From: William R Mundell, Sheriff Hutton, North Yorkshire.
MY wife and I have been members of the Conservative Party for many years. My wife has played an active part in supporting local MPs wherever we lived in the country, during my military career.
My wife withdrew her party membership a few months ago. Anne McIntosh’s performance did not help to retain her loyalty to the party.
We both have been disappointed in her performance.
We both simply do not feel that she represents us and the Thirsk and Malton constituency adequately.
We do not rate her and will not vote Conservative in 2015 if she is the sitting member.
In our opinion she has concentrated on furthering her career at Westminster, at the expense of our constituency. We need a strong and active MP in our large and diverse area; for the next election could well be very close. We do not feel that Anne is able to fill this role.
Story of city’s money woes
From: Martin Drake, Ladythorpe, Fenwick, Doncaster.
AFTER last week’s announcement by Mayor Jones on the woeful state of Doncaster MBC’s finances, I feel that several things need to be stated.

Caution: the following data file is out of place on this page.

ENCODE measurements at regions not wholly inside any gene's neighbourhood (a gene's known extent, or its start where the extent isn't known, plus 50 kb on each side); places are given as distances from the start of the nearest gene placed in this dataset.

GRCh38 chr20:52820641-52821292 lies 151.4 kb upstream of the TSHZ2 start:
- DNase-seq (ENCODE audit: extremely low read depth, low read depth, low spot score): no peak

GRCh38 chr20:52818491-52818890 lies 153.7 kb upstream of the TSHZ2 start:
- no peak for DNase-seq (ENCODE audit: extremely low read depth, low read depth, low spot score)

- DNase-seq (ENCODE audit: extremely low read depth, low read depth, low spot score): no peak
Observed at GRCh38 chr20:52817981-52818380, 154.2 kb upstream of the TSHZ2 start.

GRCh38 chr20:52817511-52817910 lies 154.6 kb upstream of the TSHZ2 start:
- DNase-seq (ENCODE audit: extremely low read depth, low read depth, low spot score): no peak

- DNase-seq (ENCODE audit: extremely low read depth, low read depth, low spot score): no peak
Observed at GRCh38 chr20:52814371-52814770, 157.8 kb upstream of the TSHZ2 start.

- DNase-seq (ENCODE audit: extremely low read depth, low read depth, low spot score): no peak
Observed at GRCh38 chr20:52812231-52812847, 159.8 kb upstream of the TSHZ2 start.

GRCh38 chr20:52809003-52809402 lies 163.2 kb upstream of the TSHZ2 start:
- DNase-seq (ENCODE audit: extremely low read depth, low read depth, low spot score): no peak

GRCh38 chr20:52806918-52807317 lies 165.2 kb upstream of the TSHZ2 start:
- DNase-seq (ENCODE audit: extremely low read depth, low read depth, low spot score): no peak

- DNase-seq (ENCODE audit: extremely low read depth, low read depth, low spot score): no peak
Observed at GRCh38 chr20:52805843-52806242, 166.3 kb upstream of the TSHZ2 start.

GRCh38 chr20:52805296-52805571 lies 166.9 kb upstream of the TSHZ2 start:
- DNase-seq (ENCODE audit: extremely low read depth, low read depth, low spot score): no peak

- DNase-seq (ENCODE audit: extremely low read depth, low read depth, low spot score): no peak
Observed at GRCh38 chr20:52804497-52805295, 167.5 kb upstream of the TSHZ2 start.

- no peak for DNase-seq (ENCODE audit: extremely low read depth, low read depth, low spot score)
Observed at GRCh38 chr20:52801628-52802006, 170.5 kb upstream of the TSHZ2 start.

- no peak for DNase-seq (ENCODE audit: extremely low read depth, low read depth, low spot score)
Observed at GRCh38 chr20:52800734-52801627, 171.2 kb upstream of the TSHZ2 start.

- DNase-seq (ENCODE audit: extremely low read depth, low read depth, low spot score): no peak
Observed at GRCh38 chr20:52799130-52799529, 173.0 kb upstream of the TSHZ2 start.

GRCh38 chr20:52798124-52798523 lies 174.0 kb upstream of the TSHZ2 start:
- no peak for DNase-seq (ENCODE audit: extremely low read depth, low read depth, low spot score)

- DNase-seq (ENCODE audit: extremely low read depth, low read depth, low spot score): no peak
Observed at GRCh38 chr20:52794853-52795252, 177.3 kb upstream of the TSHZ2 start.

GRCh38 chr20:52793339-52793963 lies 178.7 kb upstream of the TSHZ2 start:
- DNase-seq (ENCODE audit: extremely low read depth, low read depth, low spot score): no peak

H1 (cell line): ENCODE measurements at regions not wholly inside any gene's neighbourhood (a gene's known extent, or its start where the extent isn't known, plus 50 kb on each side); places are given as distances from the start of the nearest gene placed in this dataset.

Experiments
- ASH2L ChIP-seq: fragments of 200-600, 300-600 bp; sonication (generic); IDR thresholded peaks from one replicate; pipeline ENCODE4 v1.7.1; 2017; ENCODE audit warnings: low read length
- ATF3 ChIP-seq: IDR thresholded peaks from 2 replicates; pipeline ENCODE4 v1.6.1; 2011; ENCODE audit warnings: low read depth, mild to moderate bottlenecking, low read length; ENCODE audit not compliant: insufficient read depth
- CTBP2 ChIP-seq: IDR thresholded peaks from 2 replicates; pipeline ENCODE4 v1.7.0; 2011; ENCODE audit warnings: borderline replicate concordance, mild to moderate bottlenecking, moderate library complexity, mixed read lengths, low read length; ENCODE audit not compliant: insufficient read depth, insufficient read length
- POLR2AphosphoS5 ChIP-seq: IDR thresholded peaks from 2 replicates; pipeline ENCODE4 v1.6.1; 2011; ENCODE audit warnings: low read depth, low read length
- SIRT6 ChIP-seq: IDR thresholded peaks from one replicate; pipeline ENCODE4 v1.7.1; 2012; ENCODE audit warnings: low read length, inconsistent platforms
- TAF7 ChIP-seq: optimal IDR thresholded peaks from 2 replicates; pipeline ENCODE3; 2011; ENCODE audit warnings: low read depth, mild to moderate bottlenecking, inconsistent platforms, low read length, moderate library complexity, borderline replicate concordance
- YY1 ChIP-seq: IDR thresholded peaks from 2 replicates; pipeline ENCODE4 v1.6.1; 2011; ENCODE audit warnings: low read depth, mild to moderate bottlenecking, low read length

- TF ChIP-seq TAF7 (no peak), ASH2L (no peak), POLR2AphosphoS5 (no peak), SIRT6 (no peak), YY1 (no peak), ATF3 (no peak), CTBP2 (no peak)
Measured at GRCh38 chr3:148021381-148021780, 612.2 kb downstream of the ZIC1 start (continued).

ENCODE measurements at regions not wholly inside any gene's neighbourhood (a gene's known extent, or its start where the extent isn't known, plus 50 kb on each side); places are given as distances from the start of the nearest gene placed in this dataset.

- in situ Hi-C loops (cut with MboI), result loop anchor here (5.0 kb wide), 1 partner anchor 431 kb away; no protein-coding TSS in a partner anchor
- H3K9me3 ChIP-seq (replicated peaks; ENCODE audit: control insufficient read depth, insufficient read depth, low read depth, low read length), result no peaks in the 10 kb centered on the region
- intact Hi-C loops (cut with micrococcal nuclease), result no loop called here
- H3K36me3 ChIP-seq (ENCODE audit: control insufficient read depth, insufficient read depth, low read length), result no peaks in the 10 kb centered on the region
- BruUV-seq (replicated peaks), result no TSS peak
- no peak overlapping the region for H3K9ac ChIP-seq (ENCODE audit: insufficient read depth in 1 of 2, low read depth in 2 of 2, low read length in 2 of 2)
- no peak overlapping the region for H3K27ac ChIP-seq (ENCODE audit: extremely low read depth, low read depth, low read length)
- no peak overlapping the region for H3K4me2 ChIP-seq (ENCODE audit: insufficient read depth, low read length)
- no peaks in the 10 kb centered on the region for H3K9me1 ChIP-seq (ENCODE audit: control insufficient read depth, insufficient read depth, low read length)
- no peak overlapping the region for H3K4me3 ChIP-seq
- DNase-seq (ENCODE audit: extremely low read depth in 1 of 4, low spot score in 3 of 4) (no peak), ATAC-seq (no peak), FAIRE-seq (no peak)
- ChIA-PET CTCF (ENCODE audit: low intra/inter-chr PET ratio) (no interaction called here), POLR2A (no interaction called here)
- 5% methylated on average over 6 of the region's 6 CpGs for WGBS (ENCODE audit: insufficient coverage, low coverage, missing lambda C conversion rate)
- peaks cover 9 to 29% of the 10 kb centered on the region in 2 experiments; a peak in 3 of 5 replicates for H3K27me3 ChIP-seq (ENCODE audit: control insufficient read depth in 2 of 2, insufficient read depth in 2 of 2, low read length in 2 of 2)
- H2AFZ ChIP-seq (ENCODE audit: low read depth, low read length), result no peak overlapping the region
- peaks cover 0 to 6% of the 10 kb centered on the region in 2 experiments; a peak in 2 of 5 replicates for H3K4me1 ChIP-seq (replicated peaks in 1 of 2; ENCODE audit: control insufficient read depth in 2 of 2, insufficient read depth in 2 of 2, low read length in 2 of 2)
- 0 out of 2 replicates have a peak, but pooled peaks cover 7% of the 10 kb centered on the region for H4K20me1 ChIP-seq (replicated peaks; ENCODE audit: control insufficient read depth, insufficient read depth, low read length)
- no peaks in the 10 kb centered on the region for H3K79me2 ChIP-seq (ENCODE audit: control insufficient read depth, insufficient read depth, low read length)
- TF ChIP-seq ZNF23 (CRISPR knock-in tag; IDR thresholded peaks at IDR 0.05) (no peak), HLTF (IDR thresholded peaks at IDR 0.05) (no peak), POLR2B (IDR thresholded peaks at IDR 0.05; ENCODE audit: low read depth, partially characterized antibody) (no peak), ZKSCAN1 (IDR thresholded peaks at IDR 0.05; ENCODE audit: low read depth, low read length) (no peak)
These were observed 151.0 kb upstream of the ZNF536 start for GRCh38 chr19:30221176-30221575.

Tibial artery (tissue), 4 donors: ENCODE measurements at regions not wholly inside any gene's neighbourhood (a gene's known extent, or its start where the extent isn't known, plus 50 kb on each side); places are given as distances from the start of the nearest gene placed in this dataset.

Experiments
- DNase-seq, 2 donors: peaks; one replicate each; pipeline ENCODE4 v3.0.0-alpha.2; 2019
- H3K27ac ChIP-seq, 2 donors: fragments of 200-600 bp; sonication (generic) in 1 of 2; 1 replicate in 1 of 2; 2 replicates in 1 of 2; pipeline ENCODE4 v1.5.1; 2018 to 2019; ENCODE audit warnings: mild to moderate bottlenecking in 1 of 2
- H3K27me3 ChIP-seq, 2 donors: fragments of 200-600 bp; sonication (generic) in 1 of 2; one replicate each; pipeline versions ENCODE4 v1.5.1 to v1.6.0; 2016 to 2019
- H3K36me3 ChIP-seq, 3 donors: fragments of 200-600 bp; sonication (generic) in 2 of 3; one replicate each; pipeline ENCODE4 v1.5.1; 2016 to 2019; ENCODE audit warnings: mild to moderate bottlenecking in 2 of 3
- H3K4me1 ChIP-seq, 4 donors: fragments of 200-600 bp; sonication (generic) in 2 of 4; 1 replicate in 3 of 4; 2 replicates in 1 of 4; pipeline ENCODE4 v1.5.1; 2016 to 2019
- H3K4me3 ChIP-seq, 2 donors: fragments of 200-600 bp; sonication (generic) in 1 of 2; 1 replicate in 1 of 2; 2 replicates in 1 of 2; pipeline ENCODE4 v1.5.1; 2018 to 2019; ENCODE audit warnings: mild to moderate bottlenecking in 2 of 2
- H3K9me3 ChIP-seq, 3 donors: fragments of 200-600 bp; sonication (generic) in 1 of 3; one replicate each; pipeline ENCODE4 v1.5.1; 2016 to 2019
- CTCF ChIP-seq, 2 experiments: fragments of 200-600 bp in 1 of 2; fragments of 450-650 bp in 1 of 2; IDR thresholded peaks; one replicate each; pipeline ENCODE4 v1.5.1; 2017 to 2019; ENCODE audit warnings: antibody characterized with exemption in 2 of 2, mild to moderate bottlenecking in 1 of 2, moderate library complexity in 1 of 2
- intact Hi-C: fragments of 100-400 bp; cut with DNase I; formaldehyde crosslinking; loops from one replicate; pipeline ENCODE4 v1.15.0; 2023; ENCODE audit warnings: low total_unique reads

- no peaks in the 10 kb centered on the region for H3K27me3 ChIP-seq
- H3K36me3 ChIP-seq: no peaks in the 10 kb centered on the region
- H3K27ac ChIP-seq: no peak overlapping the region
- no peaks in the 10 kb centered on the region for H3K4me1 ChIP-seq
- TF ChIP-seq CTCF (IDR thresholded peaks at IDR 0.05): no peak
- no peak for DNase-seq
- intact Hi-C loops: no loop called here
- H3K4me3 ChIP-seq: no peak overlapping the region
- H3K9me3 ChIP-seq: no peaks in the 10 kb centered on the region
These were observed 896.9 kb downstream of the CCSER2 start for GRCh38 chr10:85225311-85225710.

The current financial problems of Doncaster MBC pre-date the Mayoral system and have not been improved under the two previous mayors.
Indeed the problems grew under Mayor Winter and were then compounded by Mayor Davies.
Winter was far too exuberant in the good times, in fairness a charge that can be levelled at many authorities. With Davies, there was a huge opportunity for change. Instead he put off all the difficult crucial decisions and lacked the nerve or knowledge to put in place long term strategies; the most obvious being the overhaul of children’s services that he delayed and then failed to employ new staff. In fact the Davies strategy was to starve departments of money instead of reform; this was too short-term to solve Doncaster’s problems.
Unfortunately Mayor Jones appears to have also adopted this strategy and with eight months into her term of office we have had no indication of the future direction of Doncaster. Could it be that the Labour administration does not have a vision clear of Doncaster and plan to get there?